275 Madison E 40th St.

Contact: 212-986-3888

275 Madison E 40th St.

Contact: 212-986-3888

We’ve all heard of tennis elbow, but nursemaid’s elbow? Nursemaid’s elbow is a partial dislocation of the elbow, which occurs when the lower part of the arm (forearm) slips out of its normal position at the elbow joint, caused by a sudden pull on the extended arm. Nursemaid’s elbow is a common condition in young children and generally affects children under the age of five. The injury occurs when a child is pulled up too hard by the hand or the wrist. It is often seen after someone lifts a child up by one arm. (For example, when trying to lift the child over a curb or high step, or when an obstinate child is forcibly pulled along or lifted by the forearm.) Swinging a young child from the arms while playing can also cause this injury. When the injury occurs, the child usually begins crying immediately and refuses to use the arm.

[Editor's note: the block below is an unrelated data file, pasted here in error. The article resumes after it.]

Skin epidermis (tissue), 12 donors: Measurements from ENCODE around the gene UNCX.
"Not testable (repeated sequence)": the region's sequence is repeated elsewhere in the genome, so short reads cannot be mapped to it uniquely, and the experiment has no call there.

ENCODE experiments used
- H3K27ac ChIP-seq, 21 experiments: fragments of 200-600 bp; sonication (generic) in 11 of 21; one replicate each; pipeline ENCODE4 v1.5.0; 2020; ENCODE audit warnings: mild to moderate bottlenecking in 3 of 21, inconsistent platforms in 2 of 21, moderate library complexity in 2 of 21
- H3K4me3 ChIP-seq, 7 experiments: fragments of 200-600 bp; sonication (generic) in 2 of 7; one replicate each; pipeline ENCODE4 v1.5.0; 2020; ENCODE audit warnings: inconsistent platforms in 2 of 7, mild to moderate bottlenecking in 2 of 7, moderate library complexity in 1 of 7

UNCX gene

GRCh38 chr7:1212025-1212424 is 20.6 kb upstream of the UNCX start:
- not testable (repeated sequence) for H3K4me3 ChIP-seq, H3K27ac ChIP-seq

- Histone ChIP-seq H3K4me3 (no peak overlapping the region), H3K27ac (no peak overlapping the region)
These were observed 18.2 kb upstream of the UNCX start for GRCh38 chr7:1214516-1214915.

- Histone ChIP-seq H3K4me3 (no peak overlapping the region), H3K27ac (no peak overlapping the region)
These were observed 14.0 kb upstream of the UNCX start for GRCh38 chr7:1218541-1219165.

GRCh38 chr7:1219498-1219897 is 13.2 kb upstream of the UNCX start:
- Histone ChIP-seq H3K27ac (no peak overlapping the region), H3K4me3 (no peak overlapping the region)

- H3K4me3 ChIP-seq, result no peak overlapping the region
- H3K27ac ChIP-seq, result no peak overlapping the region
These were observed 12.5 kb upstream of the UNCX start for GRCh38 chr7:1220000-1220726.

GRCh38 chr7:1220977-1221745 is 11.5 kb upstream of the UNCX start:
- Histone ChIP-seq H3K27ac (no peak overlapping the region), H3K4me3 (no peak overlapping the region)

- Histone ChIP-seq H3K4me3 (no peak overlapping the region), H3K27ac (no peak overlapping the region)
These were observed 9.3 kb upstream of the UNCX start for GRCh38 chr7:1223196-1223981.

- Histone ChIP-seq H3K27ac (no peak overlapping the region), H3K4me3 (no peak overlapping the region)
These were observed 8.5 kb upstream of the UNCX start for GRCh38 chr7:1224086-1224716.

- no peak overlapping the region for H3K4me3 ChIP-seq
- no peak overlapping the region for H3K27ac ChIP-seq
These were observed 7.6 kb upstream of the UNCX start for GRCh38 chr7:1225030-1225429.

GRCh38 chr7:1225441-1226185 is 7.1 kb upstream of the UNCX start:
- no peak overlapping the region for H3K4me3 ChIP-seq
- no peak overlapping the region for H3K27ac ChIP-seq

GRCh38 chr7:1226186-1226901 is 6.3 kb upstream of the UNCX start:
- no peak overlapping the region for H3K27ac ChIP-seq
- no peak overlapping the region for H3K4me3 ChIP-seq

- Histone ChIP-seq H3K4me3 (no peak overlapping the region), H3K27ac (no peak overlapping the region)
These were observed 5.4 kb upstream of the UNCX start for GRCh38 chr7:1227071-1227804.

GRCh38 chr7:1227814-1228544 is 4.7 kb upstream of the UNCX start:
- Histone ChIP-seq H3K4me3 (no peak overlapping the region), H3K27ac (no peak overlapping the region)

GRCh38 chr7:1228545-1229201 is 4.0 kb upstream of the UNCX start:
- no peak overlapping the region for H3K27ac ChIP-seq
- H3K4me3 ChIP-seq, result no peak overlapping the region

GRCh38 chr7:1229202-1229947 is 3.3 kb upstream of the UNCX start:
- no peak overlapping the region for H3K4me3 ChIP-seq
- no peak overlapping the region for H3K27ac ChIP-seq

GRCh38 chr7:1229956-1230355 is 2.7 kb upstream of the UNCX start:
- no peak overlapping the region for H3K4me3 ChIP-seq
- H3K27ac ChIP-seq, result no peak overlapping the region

The child may hold the arm so that it is slightly bent at the elbow and pressed up against the stomach. The child will move the shoulder, but not the elbow. Some children stop crying as the immediate pain goes away, but continue to refuse to move the elbow. Once the elbow dislocates, it is likely to do so again, especially in the 3 or 4 weeks following the injury, so don’t wait around. Give us a call .

Labels: Elbow Problems , muscular strain , pain management , physical therapy , spine and sports medicine

Posted by Spine and Sports Medicine on 12:44 PM

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